Shared History: Upper Landing

Picturesque Upper Landing Park rests on the ancient shores of the Hudson River in an area known to the Dutch as Slangen Klip or “Snake Cliff.”  Approaching the metal gates on North Water Street at the entrance to Upper Landing, the din of time takes over.  A Metro-North train idles on the tracks above.  The Fall Kill was once “sweetly called the Winnakee signifying ‘leap stream.’”  The cataract defies the ages eternally pounding a familiar rhythm and spilling into the Hudson River offering a shimmering dance in the sunshine.  Here centuries of riverfront stories linger waiting to be revealed.

Upper Landing is a place for contemplation and to enjoy the sweeping vista, the majestic Walkway Over the Hudson, and to allow the conversation between the past and the future to begin.  Safeguarding the history of the City of Poughkeepsie’s riverfront is the responsibility of residents that spans centuries, from the Native Americans who lived here to our diverse community of residents today. This historic land developed after a late 17th-century grant offered land rights to Dutch settlers and Poughkeepsie grew along the banks of the Fall Kill.  An influx of new settlers continued to arrive in the area and Upper Landing, a natural cove on the Hudson River, became a valuable dock.  Sloops with merchants and travelers sailed here and Poughkeepsie met trade and commerce with ambition and promise.   

Upper Landing Park plaque
Upper Landing Park includes several plaques such as this one telling the story of this historic place. / HV Observer

The fast-moving Fall Kill delivered the energy a mill would require and early colonizers recognized this in the late 17th century.  Transporting mill goods hastened the first ferry service established at Upper Landing in the 1790s.  By the mid-19th century, prominent local industrialists George Oakley, Martin Hoffman, George Reynolds and Aaron Innis were engaged in freighting, milling and manufacturing.  As was the practice, these men built large stately homes near their factories so they could be on-site and manage their industries closely.

The Reynolds and Hoffman Houses are important historic resources to the City of Poughkeepsie and to Dutchess County.  Historians estimate that both houses were built between 1807 and 1810.  The Reynolds House is a five-bay Federal design that is indicative of the architectural trends of the period.  The family lived on the upper two stories and operated their dry goods store and the Reynolds Poughkeepsie Ferry Service Operations.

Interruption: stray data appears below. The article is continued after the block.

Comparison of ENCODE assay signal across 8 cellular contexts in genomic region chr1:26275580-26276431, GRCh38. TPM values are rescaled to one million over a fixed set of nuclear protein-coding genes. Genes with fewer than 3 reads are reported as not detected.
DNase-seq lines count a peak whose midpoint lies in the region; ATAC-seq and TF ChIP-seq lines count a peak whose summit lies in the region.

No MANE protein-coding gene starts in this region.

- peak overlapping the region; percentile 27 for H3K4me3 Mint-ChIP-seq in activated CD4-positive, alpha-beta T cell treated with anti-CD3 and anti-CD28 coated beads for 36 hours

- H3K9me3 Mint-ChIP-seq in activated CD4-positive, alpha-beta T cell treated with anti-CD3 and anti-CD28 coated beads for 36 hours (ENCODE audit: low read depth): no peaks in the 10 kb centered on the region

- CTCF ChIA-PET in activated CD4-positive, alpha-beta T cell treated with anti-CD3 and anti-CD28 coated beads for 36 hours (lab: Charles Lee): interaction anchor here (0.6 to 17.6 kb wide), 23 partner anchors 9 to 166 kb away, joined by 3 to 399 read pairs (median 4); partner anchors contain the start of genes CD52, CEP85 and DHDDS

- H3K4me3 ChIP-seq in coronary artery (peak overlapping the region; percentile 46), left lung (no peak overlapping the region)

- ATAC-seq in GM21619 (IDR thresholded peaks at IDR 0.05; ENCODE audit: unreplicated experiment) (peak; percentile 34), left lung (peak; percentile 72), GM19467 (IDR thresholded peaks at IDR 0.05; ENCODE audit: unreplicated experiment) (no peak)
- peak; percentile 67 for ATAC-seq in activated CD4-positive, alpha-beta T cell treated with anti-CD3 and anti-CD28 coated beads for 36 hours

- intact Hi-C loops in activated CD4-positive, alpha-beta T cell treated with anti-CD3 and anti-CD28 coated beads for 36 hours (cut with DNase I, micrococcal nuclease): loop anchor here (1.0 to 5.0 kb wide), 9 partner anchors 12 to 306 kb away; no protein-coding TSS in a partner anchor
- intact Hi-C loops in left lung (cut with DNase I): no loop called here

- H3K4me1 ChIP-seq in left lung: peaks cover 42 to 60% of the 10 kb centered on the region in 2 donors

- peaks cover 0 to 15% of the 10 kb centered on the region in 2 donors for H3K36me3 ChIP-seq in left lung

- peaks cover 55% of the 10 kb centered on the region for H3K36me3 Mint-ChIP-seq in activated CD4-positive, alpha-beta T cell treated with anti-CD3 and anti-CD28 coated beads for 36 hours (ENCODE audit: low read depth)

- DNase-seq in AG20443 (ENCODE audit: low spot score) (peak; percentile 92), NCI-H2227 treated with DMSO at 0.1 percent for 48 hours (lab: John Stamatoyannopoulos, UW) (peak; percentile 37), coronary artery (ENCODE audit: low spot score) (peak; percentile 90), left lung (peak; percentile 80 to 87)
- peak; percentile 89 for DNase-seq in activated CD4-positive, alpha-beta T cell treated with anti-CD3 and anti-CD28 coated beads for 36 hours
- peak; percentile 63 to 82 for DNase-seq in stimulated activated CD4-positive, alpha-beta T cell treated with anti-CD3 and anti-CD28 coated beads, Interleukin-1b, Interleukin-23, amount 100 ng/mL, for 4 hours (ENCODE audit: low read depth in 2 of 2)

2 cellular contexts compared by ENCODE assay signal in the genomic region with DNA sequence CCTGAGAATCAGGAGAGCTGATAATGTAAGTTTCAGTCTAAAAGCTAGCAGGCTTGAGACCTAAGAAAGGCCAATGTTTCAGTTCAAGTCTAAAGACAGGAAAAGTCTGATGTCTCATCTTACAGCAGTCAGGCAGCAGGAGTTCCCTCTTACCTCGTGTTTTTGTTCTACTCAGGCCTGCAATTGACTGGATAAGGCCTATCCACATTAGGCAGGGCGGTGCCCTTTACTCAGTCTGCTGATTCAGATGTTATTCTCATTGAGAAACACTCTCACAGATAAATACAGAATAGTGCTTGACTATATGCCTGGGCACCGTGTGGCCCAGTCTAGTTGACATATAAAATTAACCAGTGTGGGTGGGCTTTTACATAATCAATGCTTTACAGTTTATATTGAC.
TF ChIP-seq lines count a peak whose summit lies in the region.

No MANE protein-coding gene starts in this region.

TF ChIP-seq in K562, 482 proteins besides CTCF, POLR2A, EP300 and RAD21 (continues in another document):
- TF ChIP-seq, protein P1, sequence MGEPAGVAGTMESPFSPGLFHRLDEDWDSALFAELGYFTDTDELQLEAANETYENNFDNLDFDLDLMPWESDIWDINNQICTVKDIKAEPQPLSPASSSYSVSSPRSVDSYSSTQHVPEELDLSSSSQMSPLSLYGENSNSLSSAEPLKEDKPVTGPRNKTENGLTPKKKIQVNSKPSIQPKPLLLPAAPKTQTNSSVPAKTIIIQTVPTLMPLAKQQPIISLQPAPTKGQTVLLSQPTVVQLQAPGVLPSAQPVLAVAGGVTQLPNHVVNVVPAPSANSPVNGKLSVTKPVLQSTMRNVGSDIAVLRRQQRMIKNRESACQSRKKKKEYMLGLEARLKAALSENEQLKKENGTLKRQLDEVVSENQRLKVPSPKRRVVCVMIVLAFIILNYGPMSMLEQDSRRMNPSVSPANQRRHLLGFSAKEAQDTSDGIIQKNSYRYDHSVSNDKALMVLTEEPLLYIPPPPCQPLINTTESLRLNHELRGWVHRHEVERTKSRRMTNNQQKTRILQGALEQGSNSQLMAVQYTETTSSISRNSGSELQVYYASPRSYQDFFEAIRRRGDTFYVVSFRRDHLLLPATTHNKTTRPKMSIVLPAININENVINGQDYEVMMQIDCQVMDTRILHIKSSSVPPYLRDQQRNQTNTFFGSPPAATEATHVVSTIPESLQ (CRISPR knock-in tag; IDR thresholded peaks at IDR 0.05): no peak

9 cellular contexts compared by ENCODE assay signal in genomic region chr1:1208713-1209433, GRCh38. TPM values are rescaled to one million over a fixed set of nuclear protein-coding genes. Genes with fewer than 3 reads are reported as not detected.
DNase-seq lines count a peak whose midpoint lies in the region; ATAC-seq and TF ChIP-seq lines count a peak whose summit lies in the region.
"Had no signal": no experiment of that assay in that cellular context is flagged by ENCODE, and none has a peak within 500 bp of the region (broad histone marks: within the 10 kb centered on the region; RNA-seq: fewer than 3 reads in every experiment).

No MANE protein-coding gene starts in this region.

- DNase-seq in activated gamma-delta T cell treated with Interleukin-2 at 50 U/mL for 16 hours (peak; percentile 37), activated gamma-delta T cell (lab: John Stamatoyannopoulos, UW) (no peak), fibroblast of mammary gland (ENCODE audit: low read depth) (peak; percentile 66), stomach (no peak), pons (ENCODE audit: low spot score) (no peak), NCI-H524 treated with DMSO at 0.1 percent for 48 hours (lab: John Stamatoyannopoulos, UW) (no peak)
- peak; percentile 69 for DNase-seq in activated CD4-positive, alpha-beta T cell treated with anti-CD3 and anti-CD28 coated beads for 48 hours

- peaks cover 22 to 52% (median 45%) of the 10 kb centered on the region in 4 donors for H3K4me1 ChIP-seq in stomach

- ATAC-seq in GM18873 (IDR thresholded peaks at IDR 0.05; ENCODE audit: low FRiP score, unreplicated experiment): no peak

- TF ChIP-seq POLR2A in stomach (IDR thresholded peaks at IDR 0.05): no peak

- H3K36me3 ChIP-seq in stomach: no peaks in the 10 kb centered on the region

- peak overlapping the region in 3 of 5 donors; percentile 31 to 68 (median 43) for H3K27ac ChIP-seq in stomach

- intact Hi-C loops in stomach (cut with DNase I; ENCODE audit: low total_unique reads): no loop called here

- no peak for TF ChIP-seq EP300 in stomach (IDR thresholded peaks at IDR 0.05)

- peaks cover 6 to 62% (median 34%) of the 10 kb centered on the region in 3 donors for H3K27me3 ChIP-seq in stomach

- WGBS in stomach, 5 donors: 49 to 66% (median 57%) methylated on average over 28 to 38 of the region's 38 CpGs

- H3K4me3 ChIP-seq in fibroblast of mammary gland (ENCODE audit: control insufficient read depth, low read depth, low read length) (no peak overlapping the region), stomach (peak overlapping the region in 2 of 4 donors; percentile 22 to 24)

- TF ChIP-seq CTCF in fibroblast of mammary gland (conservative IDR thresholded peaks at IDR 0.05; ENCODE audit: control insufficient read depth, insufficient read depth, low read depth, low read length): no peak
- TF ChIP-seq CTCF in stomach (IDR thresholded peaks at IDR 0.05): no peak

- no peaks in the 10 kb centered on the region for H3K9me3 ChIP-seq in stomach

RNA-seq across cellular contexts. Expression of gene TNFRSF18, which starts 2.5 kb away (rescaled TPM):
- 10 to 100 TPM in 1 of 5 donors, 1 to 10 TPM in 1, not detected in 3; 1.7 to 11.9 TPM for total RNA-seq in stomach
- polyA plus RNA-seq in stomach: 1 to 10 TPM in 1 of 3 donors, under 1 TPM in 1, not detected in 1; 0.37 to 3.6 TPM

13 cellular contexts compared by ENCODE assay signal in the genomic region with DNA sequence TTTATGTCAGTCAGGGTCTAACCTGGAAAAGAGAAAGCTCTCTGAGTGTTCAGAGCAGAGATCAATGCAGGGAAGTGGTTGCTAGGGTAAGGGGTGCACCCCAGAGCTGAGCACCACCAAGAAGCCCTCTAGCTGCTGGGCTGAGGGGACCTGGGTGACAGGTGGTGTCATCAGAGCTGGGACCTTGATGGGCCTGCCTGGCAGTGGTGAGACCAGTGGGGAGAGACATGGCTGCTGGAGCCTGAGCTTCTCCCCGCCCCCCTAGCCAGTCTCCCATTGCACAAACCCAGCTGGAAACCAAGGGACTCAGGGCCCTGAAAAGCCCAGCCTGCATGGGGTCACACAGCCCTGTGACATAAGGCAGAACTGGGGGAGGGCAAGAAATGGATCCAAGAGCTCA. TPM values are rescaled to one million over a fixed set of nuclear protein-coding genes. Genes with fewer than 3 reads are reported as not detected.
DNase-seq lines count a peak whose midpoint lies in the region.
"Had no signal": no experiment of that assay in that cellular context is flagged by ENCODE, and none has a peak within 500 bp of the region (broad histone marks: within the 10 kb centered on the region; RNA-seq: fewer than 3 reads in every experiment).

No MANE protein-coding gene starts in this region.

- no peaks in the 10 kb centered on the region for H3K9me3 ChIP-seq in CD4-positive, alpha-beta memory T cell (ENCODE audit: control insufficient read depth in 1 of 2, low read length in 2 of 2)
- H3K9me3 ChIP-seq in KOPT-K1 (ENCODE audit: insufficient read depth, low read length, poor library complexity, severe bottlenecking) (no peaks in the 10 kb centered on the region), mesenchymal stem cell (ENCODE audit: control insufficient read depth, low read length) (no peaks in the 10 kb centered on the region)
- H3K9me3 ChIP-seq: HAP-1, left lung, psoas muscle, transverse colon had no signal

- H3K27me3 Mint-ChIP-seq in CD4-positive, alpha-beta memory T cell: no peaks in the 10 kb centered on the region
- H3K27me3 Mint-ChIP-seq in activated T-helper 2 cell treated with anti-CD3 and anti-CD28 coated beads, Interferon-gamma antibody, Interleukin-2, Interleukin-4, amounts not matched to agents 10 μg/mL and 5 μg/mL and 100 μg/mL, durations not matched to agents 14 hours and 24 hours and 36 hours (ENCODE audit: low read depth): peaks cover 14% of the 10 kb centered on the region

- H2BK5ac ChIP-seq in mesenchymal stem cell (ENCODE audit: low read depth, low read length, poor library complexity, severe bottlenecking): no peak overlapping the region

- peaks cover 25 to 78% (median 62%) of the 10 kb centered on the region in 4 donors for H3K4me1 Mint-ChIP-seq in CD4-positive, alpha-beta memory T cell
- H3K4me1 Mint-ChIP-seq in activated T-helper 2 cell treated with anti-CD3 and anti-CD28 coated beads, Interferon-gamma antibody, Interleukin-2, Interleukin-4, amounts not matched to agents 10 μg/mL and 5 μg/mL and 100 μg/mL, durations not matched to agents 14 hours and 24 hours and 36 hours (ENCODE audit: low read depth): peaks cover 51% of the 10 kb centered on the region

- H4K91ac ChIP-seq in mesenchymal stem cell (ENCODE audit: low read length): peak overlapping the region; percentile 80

The Livingston family operated wood and plaster mills at Upper Landing from the late 18th century and sold the Hoffman House property to Martin Hoffman of Rhinebeck in 1800.  Hoffman House experienced architectural renovations updating to the Greek Revival style in the early 19th century and later a Colonial Revival entry was added in the 1920s.

After the Reynolds and Innis families, both historic buildings served as homes to other prominent Poughkeepsie families who defined Upper Landing’s riverfront history, including the Shermans, Giffords and Arnolds.  They not only shared this river peninsula in daily life but nurtured business partnerships and engaged socially and politically with each other. Eventually, the Reynolds and Hoffman House became the property of Poughkeepsie Electric Light and Power Company (now Central Hudson) before the Dyson Foundation purchased them.  Just recently, Dutchess County purchased the property from the Dyson Foundation, marking the next chapter in this important site’s history.  Upper Landing cove and the Fall Kill cataract with the Reynolds and Hoffman Houses illustrate the impact its historic events and persons represent in the expansion of early Poughkeepsie.

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